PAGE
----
Keeper Karen Neech said:

It’s hard to believe that our chick will eventually start to spring some beautiful deep blue feathers – at the moment it looks more like a dinosaur crossed with a plucked chicken!

Hyacinth macaws are the world’s largest parrot and are found in Brazil, Bolivia and Paraguay.

6. Little humbug Zathras

Zookeepers announced the birth of a baby tapir in August.

The tiny calf – the first male to be born at the zoo for eight years – was given the name Zathras.

Curator of mammals, Tim Rowlands, said:

At the moment Zathras looks a bit like a little humbug. His brown coat currently features lots of white stripes and spots which will eventually disappear as he gets to around six-to-nine months old. The markings act as camouflage in the wild – mimicking speckled sunlight on the forest floor. He won’t be little for long though as new youngsters tend to double their weight in the first 14-21 days alone.

The zoo is a keen supporter of a conservation initiative which has been finding out valuable information about behaviour patterns and movements of tapirs in several key areas of Brazil.

It is hoped this research will help safeguard the future of the fascinating species which is increasingly hunted for its meat and for its hide, which is used to make sandals.

7. Baby meerkats

A number of baby meerkats arrived mob-handed with litters born in April and August.

Team manager Dave White said:

All of the pups are full of rough and tumble. They’re a real handful for mum, dad and the other adults in the mob who, between them, are doing their best to keep them in check.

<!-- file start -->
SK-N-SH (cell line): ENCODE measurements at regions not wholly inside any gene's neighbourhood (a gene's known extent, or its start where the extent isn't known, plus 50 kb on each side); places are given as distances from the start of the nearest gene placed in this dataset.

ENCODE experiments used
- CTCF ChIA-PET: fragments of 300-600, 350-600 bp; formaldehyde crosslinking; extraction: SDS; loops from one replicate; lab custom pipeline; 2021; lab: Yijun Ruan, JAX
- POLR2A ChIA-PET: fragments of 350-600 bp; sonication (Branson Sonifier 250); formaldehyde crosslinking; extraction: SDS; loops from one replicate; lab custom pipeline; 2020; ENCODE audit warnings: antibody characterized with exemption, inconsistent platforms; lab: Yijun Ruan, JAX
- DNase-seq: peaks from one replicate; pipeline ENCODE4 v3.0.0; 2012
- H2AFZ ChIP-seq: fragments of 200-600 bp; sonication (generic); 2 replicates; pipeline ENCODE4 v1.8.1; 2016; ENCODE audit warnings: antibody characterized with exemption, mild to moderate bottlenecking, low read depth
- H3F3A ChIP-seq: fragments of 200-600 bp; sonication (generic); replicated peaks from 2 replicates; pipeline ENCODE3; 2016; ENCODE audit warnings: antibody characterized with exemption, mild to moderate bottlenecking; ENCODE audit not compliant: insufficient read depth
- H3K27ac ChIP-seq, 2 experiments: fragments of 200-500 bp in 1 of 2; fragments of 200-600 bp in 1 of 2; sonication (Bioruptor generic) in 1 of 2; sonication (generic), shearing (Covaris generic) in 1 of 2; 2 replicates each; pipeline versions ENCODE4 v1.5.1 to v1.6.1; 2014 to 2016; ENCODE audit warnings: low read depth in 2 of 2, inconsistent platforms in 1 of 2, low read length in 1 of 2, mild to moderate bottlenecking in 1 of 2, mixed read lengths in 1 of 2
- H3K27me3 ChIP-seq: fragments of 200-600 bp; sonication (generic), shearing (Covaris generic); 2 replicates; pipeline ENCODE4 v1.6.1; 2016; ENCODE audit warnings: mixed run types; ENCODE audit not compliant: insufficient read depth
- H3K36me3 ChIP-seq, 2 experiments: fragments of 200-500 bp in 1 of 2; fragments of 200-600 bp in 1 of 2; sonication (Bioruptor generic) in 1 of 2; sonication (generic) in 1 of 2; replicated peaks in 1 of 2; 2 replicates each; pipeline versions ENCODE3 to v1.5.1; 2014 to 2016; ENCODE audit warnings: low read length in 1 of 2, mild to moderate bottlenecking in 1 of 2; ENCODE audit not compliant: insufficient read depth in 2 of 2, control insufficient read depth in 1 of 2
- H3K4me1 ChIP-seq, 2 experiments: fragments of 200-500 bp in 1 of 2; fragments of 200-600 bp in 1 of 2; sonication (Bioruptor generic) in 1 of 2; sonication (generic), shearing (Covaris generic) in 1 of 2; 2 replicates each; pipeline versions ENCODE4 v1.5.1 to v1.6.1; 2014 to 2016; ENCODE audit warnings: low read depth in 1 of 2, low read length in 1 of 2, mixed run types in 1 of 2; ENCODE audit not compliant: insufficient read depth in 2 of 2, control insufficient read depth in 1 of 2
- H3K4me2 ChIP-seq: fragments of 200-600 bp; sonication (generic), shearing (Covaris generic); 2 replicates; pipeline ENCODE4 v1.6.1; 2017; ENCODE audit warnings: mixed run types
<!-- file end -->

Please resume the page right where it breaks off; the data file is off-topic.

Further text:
8. Lasola the anoa calf

A ‘devilish’ new arrival was born at the zoo on October 22.

The rare anoa calf – the world’s smallest species of wild cattle – arrived after a 282 day pregnancy for first time mum, Oana.

Keepers named the new female youngster, Lasola.

Anoa live in forests and swamps on the Indonesian island of Sulawesi but are listed as endangered by the International Union for Conservation of Nature (IUCN), with just 2,500 mature individuals estimated to remain.

Assistant curator of mammals, Dr Nick Davis, said:

In the wild they’ve been given the unfair tag as being ‘demons’ of the forest. As a result they’re persecuted by farmers who hold them responsible for damage to their cattle.

Take one look at our new calf and it’s impossible to see how anyone could label or harm them in such a way – they’re a very shy and secretive animal.

9. Sand lizards bred at the zoo return to sand dunes

Rare lizards, which were believed to have gone extinct in Wales around 60 years ago, were released on sand dunes in the north of the country in a bid to boost struggling populations.

The sand lizards – an endangered UK species – were bred at a number of specialist breeding centres, including the zoo, during the summer.

The captive breeding and reintroduction programme is helping the lizards to make a comeback in Talacre, North Wales.

Herpetology keeper Ruth Smith said:

Sand lizards are the UK’s rarest lizard and populations in some areas are so low that we can’t just rely on protecting the site, we have to help breed them to boost their numbers.

This year we’ve reintroduced 31 juvenile lizards to the wild – a record for the zoo so we’re really pleased.

Slowly and surely we’re getting them back into areas where historically they used to live.

10. Gentle lemur birth is a first for zoo

A wide-eyed lemur marked yet another first for the zoo when it arrived in June.

The new youngster – an Alaotran gentle lemur – arrived to mum Molly and dad Fady.

Curator of mammals, Tim Rowlands, said:

This is a critically endangered species that is faced with a very real threat of extinction in the wild. This is the first time the species has ever bred at Chester Zoo and so we’re thrilled.

And who could forget…

Baer’s pochard ducklings

Pudu fawn

Rock hyrax

Buffy-headed capuchin

Dwarf mongoose

Northern bald ibis

West-African black-crowned crane chicks